## Frequently Asked Questions

**Q: What causes dyscalculia?**

A: (taken from the “Prevalence, Diagnosis, and Treatment” section of the “General Information” page on our website)

About 7% of all students experience dyscalculia. The cause of dyscalculia has been the subject of much research. It appears that numerical processing is independent of other abilities in the brain. It is possible that dyscalculia is inherited or that it occurs with problems in brain development. Dyscalculia can be diagnosed through math assessments, student’s work, and other assessments that test cognitive functioning.

**Q: What is the relationship between dyscalculia and dyslexia? Dyscalculia and Attention Deficit Hyperactivity Disorder (ADHD)?**

A: The relationship between dyscalculia and dyslexia is the subject of ongoing research. The estimated number of people who have both learning disabilities differs greatly across the board. In addition, it is unknown whether or not the two are caused by the same factor. The same can be said for ADHD. The percentages of students who have both dyscalculia and ADHD vary, and there is no way to tell if ADHD causes dyscalculia.

**Q: How is dyscalculia treated?**

A: See below.

(taken from the “Prevalence, Diagnosis, and Treatment” section of the “General Information” page on our website)

Treatment for dyscalculia will depend on the area in which a student is struggling. For example, if he or she is having trouble organizing math problems, it may be helpful for him or her to use graph paper to keep their work structured.

(taken from the “At School” page on our website)

There are certainly modifications that must be made for a student with dyscalculia in the classroom because of the effects that the disability can have on a student. As a teacher, oftentimes the student is allowed to use scratch paper, have access to peer assistance, use colored pencils to better understand problems, work with manipulatives, and even to draw pictures of word problems. This is not by any means a comprehensive list of accommodations for these students, as the teacher can use his or her best judgment to supply any help needed. The use of music or mnemonic devices has also been shown to help students, as they can help them to see patterns and remember steps more easily. Students diagnosed with dyscalculia would certainly be in line for an IEP or 504 plan, as long as the standard protocol is met. Other modifications include:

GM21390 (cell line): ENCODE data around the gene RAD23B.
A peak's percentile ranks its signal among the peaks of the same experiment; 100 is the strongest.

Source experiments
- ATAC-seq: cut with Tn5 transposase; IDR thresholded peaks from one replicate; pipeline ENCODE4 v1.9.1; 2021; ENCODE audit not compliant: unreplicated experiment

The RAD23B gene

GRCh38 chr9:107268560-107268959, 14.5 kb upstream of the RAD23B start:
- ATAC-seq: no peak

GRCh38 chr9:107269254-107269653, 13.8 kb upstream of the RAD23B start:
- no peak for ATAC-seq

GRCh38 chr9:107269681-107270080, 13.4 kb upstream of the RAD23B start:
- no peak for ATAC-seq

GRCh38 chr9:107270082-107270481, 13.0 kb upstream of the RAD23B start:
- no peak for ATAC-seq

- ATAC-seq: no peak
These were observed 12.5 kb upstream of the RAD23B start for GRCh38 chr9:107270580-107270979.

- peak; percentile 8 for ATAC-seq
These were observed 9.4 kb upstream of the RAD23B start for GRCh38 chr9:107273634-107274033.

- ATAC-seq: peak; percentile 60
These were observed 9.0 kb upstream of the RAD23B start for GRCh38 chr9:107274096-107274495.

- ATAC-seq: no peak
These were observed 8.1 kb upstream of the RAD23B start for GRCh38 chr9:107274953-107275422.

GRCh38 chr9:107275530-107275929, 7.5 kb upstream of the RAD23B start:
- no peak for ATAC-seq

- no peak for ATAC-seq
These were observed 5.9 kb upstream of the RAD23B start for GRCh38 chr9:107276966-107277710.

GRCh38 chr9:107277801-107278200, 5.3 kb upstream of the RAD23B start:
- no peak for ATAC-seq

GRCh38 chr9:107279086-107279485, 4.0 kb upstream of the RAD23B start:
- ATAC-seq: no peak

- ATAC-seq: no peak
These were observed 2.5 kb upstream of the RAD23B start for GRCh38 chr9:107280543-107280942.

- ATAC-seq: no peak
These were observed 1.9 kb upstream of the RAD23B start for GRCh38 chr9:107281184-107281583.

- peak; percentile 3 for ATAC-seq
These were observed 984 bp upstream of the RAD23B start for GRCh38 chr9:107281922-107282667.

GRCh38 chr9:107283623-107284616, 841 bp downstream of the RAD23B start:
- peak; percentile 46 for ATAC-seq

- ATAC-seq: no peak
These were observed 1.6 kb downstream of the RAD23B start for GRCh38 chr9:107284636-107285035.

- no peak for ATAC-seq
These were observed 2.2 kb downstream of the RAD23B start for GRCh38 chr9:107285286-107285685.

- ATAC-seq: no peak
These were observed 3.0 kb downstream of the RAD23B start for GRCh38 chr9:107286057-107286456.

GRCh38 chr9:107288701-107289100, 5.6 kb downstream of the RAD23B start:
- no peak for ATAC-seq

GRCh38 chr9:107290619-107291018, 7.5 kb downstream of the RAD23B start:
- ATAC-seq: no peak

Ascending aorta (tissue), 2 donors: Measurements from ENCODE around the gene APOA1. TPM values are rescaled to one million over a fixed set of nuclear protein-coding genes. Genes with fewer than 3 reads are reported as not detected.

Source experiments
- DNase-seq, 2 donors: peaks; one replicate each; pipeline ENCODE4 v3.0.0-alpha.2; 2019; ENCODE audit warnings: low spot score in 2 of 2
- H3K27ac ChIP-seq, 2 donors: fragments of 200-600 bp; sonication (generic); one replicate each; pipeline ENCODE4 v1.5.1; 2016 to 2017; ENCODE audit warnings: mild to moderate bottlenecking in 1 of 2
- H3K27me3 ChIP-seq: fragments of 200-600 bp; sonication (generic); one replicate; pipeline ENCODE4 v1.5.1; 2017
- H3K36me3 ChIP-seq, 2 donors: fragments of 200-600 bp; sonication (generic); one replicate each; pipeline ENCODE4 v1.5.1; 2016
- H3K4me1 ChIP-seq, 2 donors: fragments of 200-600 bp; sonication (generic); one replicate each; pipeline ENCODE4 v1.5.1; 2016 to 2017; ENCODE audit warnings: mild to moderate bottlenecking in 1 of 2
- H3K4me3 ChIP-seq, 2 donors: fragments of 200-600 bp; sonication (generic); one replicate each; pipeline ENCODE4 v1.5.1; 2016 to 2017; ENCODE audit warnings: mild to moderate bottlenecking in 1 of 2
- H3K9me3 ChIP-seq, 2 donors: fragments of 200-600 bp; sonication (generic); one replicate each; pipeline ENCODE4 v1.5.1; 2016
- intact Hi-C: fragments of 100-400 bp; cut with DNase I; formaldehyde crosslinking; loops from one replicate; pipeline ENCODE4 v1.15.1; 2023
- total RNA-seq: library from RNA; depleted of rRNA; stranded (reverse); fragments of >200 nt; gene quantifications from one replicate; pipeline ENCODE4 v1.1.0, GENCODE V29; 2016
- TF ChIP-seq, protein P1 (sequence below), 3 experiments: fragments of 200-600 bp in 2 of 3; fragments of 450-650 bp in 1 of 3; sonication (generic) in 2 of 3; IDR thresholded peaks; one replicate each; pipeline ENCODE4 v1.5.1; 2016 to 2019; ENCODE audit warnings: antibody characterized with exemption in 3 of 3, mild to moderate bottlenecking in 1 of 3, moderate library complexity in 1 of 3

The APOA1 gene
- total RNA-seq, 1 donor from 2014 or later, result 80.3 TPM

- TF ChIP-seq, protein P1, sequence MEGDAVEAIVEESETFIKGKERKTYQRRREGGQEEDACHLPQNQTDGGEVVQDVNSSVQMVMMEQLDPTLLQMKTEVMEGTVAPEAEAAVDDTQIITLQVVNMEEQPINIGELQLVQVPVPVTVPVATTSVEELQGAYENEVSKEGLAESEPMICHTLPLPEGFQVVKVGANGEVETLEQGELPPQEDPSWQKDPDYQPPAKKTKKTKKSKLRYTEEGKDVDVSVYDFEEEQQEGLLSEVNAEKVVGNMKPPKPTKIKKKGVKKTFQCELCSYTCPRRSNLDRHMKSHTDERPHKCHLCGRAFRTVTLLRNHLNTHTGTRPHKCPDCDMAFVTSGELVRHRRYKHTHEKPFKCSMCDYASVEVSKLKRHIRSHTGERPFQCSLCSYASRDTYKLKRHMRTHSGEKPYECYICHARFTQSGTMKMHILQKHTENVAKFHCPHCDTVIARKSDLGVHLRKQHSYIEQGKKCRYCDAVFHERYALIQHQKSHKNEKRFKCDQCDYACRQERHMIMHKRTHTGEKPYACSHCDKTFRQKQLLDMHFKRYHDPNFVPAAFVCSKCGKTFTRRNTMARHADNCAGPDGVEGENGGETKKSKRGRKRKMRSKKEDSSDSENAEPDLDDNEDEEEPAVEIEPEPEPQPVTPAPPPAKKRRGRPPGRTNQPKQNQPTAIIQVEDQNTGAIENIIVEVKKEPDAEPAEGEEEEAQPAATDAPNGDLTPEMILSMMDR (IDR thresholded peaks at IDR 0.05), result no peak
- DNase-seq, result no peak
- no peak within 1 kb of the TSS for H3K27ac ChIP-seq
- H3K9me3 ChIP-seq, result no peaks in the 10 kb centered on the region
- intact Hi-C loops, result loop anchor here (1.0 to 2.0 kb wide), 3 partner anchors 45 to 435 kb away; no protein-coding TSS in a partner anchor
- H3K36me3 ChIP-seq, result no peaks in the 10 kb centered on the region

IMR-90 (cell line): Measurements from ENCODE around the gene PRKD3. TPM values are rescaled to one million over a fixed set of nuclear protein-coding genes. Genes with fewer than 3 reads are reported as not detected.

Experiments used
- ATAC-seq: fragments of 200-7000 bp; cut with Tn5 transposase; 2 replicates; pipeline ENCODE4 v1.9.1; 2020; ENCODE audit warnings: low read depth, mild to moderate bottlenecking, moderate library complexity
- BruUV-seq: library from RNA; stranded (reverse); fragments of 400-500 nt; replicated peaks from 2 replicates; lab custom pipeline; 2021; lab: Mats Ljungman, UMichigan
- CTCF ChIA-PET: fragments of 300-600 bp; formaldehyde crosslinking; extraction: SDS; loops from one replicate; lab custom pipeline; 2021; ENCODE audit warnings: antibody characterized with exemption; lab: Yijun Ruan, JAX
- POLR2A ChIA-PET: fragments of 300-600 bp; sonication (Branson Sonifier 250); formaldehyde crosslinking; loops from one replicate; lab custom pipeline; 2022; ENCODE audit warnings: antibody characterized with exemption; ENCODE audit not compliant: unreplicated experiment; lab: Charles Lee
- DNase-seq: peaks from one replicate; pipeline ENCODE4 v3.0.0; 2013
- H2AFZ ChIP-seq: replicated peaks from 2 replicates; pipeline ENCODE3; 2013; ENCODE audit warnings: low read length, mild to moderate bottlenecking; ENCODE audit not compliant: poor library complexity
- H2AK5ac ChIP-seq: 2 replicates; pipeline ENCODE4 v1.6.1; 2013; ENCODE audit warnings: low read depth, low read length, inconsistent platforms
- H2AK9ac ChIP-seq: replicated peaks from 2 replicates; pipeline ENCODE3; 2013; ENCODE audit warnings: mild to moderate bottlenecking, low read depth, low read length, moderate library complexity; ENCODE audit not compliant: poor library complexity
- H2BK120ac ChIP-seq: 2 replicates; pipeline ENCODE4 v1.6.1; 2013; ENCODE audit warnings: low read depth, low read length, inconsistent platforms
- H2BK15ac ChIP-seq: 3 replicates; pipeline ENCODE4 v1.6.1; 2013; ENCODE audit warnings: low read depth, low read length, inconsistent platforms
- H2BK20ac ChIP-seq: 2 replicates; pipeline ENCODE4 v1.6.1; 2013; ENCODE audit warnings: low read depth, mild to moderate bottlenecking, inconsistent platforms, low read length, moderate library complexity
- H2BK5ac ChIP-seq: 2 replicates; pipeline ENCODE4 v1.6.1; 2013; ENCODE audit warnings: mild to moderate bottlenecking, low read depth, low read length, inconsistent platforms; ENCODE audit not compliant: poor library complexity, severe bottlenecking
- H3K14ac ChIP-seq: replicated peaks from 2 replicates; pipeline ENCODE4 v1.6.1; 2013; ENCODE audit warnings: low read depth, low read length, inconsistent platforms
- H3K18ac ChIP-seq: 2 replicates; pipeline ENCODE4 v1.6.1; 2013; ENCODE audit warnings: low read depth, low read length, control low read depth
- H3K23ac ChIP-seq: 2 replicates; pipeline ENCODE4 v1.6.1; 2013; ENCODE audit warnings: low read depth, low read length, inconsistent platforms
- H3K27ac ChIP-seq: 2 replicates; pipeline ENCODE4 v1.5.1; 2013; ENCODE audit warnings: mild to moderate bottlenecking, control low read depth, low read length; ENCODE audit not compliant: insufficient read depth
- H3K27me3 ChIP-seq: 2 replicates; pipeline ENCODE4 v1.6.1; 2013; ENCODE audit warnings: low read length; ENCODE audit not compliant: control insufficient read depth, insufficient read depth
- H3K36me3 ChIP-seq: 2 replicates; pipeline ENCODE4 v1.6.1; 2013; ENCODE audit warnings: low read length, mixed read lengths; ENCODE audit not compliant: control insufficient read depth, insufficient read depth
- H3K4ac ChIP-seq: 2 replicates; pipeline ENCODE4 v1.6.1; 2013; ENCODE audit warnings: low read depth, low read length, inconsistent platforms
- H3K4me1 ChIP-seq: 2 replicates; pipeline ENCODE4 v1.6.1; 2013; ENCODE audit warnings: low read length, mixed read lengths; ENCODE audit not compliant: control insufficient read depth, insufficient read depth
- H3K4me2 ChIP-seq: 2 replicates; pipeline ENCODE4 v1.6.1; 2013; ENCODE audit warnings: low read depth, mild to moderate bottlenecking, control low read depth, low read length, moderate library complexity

- Scheduled computer time for practice
- Use of graph paper when needed
- Tutor to work with students on word problems in order to better understand the language of mathematical problems

**Q: How can I tell if my child has dyscalculia?**

A: (taken from the “Warning Signs” section of the “For Parents” page on our website)

- Dyscalculia is the learning disability that involves being unable to do math. Many resources give warning signs for dyscalculia with varied indicators depending on different phases of life. They include:
- Having difficulties learning to count
- Experiencing trouble in recognizing and memorizing numbers
- Finding it hard to connect the idea of a number to its real-life application
- Having trouble organizing things in a logical way
- Finding it difficult to do math manipulations (addition, subtraction, multiplication, and/or division)
- Having difficulties developing math problem-solving abilities
- Weak long-term memory in doing math operations
- Trouble learning math vocabulary
- Difficulty in measuring objects or playing strategic games
- Being poor at managing budget or account
- Feeling uneasy learning math concepts
- Having a poor concept of time
- Having a poor sense of direction
- Finding it difficult to do mental calculations and/or estimation
- Difficulty in finding alternative approaches to solve math problems

**Q: How should I teach math to a student with dyscalculia?**

A: See below.

(taken from the “Accommodations” section of the “For Teachers” page on our website)

- Offer extra time for solving math problems or for a quizzes and tests
- Offer individual tutoring for students
- Allow the use of calculators
- Get to know the learning styles of students with dyscalculia
- Encourage students to visualize problems by reading problems out loud or by doing hands-on calculation with models or tool kits
- Encourage students’ distinctive solutions to a math problem
- Provide real-life examples relating to math concepts or problems
- Provide neat and clean worksheets and graph paper
- Use flashcards or mnemonics, acronyms, rhythms, music, or some other means that may help students process math problems
- Respect students with dyscalculia. Encourage them, and be patient. Do not scold or pity them.

(taken from the “Differentiation Strategies” section of the “For Teachers” page on our website)

There are many different strategies that can be used when teaching students with dyscalculia. The essence of most of these strategies is to try to avoid confusing students. Three main categories of strategies are: visual and verbal strategies, sequence strategies, and mnemonic strategies.

These categories are based on the fact that students have different learning styles. According to Felder and Henriques (1995), there are different dimensions of learning styles: sensing and intuitive, visual and verbal, and sequential and global. For students who struggle with math, it may be overwhelming for them to think abstractly with numbers, and numbers may seem to be meaningless to them. In this sense, using visual or verbal strategies according to their learning styles makes more sense to them. Also, mnemonic strategies are important for students with dyscalculia, since they oftentimes have poor long-term memory.

Information for this page was taken from the following website:

http://www.oecd.org/edu/ceri/dyscalculiaprimerandresourceguide.htm

http://www.oecd.org/edu/ceri/dyscalculiaprimerandresourceguide.htm